While President Obama was ridiculed for the failures of the HealthCare.gov rollout, botched state-operated exchanges did not prove to be much better. As HealthCare.gov sat useless for weeks and months, the few states that built their own ObamaCare exchanges struggled with countless failures and setbacks. A couple of state exchanges—Kentucky and California—worked relatively smoothly. However, in most states the insurance exchanges were, if you can believe it, even worse than Obama’s. The Oregon health exchange—Cover Oregon—stood out as the worst.
In 2014, then-Governor John Kitzhaber, Oregon’s longest serving governor and full-on progressive Democrat—was in a high stakes reelection campaign. The ambitious Democrat needed to weather a storm of controversy around his campaign (he would win reelection with less than 50 percent of the vote in deep blue Oregon), and conceal the complete failings of his administration’s ObamaCare state-based health exchange Cover Oregon.
Kitzhaber hoped that his state’s health exchange would be a testament to activist government. Instead, Cover Oregon had become a laughingstock. The entire fiasco of mismanagement and missed deadlines posed a threat to Kitzhaber’s legacy as a progressive champion for healthcare reform. So, he surreptitiously handed over control of the Cover Oregon mess to a key campaign consultant—Patricia McCaig—who called herself the Princess of Darkness. Ms. McCaig knew nothing about healthcare policy, but that did not matter. Her job wasn’t to fix Cover Oregon; her job was to get Kitzhaber reelected.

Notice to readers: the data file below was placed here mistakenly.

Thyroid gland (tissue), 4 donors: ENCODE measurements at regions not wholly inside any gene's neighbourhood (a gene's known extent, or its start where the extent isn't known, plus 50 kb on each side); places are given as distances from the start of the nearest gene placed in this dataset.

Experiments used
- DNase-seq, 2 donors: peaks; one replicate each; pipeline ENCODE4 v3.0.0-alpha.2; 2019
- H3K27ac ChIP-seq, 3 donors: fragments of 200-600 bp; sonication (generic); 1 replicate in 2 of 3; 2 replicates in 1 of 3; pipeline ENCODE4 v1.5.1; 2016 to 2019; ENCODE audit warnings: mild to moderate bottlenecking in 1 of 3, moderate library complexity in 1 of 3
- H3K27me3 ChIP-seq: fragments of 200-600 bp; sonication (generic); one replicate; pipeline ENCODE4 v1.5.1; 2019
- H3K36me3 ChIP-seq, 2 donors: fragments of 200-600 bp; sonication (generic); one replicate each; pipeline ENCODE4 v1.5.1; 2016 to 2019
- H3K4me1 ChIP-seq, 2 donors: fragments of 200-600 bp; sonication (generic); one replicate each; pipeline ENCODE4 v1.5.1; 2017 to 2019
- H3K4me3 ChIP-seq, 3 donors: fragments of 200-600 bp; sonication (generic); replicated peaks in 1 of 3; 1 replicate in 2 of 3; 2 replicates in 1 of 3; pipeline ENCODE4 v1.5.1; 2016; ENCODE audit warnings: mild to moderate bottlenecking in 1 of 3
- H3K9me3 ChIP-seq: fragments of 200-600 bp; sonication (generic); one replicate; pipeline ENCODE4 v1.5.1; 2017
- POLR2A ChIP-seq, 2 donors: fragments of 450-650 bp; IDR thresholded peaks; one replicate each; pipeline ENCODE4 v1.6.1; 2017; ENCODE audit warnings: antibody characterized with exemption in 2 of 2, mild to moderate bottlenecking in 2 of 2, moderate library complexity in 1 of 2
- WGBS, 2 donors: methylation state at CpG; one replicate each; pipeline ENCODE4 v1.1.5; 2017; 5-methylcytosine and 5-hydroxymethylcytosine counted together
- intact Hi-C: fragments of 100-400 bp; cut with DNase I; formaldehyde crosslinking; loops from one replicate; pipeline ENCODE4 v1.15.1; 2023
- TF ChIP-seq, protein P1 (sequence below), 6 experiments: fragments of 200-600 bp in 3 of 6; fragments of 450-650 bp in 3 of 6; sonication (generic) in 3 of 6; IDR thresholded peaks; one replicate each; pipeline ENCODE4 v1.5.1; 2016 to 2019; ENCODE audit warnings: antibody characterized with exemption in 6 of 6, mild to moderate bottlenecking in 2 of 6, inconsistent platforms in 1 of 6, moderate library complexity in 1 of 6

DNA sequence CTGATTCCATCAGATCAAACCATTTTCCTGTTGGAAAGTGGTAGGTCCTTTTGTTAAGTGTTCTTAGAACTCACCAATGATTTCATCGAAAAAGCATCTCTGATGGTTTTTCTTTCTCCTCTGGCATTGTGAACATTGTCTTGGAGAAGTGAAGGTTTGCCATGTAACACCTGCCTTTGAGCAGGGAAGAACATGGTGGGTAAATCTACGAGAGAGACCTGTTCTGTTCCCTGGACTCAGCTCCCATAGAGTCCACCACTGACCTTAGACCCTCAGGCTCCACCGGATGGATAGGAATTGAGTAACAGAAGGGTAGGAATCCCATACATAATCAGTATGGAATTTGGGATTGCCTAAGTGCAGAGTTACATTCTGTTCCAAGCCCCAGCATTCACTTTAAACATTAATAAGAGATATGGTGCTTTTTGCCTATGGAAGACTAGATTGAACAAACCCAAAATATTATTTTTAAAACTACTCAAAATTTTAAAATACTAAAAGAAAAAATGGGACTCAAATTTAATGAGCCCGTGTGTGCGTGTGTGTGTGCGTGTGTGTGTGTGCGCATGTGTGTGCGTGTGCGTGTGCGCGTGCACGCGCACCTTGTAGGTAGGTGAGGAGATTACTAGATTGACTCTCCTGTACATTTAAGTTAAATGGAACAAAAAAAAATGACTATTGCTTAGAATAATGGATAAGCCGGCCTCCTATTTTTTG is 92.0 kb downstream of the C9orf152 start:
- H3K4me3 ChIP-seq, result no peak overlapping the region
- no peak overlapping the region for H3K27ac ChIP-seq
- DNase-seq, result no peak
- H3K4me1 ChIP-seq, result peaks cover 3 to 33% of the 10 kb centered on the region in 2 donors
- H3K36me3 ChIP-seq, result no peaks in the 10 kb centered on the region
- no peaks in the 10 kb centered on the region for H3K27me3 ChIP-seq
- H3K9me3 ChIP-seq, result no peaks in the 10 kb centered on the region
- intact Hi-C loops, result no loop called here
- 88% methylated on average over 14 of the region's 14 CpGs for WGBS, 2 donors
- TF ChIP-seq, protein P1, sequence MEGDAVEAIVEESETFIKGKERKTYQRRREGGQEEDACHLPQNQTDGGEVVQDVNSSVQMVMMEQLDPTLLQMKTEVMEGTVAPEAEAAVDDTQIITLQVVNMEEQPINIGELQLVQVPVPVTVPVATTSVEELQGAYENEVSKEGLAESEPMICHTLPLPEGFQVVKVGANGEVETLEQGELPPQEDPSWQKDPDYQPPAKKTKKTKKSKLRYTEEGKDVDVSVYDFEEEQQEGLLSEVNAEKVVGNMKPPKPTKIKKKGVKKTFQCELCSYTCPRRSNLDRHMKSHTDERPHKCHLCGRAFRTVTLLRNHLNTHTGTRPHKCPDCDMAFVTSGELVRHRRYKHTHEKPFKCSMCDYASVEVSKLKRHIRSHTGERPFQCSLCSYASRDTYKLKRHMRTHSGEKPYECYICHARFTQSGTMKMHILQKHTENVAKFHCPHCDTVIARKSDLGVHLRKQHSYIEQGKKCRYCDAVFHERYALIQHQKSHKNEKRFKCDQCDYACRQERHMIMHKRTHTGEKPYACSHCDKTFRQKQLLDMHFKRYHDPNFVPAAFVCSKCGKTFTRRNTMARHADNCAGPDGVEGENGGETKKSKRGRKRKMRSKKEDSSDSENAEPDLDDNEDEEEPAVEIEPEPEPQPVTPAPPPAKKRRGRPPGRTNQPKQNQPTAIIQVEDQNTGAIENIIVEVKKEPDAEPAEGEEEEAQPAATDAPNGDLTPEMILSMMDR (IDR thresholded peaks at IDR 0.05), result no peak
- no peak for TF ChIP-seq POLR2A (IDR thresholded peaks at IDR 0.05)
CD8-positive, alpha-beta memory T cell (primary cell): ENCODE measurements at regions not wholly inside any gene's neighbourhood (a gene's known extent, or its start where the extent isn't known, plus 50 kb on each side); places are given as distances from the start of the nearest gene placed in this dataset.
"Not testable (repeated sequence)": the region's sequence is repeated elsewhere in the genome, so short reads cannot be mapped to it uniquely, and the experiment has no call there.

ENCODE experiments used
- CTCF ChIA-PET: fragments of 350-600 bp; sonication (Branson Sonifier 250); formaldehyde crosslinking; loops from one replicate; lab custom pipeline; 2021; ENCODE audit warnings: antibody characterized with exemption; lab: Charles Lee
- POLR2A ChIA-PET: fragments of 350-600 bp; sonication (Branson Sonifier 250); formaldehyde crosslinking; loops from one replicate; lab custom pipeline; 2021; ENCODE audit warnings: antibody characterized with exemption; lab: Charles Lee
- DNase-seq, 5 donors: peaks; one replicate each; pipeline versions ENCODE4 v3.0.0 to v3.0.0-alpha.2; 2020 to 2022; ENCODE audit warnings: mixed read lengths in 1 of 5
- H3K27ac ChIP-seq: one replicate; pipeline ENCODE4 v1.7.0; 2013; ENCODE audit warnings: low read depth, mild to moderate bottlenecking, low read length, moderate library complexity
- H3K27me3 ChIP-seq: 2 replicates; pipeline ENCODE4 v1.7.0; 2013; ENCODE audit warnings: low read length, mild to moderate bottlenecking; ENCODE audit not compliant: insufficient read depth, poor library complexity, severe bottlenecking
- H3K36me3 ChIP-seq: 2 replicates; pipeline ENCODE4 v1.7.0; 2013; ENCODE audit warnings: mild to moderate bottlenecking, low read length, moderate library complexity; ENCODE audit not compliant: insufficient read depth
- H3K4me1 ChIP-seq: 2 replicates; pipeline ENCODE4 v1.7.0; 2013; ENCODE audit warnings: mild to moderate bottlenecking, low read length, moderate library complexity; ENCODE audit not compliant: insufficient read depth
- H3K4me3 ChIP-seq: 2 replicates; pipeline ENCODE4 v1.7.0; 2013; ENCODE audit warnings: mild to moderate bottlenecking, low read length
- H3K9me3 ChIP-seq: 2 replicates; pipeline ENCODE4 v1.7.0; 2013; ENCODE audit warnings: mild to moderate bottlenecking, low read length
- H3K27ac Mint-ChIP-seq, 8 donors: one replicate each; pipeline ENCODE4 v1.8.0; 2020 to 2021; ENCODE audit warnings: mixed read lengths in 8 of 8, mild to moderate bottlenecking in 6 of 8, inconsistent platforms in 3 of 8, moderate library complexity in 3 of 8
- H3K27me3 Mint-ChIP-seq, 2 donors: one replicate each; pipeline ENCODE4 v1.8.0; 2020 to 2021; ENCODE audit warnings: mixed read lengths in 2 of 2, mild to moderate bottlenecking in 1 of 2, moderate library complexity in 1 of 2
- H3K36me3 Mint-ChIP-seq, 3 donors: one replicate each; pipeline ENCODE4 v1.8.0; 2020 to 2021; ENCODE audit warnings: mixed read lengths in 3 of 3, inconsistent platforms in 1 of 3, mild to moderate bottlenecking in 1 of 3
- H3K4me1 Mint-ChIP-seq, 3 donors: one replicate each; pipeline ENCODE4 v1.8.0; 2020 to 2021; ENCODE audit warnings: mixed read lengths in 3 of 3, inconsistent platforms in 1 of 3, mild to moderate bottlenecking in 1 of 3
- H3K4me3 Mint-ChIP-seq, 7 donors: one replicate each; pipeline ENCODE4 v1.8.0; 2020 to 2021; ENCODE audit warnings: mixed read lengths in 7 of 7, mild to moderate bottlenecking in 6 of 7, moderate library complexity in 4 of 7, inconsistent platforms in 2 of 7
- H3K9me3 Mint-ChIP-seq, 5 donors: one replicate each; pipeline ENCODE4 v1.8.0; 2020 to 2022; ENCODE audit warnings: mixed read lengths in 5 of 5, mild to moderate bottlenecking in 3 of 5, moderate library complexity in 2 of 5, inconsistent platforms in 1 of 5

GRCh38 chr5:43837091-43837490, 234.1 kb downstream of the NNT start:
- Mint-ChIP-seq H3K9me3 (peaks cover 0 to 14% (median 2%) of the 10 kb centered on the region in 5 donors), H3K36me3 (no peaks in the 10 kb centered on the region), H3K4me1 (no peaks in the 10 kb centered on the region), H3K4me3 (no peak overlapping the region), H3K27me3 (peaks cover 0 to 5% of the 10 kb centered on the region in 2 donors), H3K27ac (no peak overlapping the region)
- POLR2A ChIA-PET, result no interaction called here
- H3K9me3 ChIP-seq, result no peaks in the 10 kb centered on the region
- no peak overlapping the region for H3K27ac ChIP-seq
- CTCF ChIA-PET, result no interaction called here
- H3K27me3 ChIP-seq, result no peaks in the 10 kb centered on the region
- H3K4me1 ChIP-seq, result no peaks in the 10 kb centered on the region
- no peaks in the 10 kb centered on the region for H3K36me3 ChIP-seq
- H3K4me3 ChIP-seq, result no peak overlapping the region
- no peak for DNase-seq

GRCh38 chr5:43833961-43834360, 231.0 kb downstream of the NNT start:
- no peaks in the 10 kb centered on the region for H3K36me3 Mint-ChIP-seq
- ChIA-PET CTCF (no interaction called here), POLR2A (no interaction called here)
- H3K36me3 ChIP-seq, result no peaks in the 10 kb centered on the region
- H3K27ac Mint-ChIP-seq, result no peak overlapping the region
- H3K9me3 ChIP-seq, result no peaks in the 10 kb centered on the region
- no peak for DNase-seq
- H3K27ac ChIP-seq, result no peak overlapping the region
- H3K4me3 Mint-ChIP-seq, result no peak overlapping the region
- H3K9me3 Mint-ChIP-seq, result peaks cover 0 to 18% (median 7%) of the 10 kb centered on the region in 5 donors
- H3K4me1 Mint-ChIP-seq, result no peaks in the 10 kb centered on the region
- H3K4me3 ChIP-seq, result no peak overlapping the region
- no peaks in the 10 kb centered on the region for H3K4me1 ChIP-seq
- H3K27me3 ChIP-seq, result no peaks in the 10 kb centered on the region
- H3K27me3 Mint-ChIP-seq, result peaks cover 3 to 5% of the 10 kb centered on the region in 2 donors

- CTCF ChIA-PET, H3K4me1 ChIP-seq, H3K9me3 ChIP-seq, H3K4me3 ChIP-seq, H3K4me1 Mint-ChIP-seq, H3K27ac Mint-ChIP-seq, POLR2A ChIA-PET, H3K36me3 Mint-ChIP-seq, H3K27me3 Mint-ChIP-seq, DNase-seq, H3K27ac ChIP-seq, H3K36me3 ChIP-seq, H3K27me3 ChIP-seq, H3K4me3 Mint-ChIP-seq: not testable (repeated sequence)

Oregon’s ethics and election laws require a separation between political activity and official decisions. Regardless, the Princess of Darkness (you can’t make this stuff up) believed that the health site’s failure was so politically toxic that she decided to pull the plug. Kill it. Hit the eject button, and flush over $300 million in taxpayers’ dollars down the toilet. Government records and internal emails confirm that McCaig—not state officials—directed the decision to close down Cover Oregon rather than work with the state’s contractor, Oracle Corp., to repair the doomed site. Who cares? As long as Kitzhaber won his bid for a fourth term, the ends would justify whatever means.
Adding insult to injury, the Princess of Darkness then pushed to sue Oracle in a shady effort to deflect blame. The state is now embroiled in lawsuits and former Oregon officials are under myriad congressional and federal investigations.
Facing state and federal criminal investigations, Kitzhaber himself was forced to resign in disgrace earlier this year amid corruption charges and accusations of influence peddling. His handing off Cover Oregon to his chief political consultant and political hacks is but a piece of an overall environment where decisions were based on Kitzhaber’s political interests rather than what was best for the people of Oregon.
Like Alexander from the children’s book “Alexander and the Terrible, Horrible, No Good, Very Bad Day,” perhaps it would have been better for John Kitzhaber to have just moved to Australia. Well, it’s too late for him. However, it’s not too late for other governors to learn from Oregon’s failure. The Supreme Court will issue its decision in King v. Burwell this month. It would be best for the states to work with Congress to craft post-King solutions that will provide market-based healthcare solutions to our nation’s healthcare woes.
Governor Kitzhaber and Cover Oregon is a cautionary yet familiar tale. Big government and corruption are inextricably intertwined. King v. Burwell might give us a rare opportunity to hit the reset button.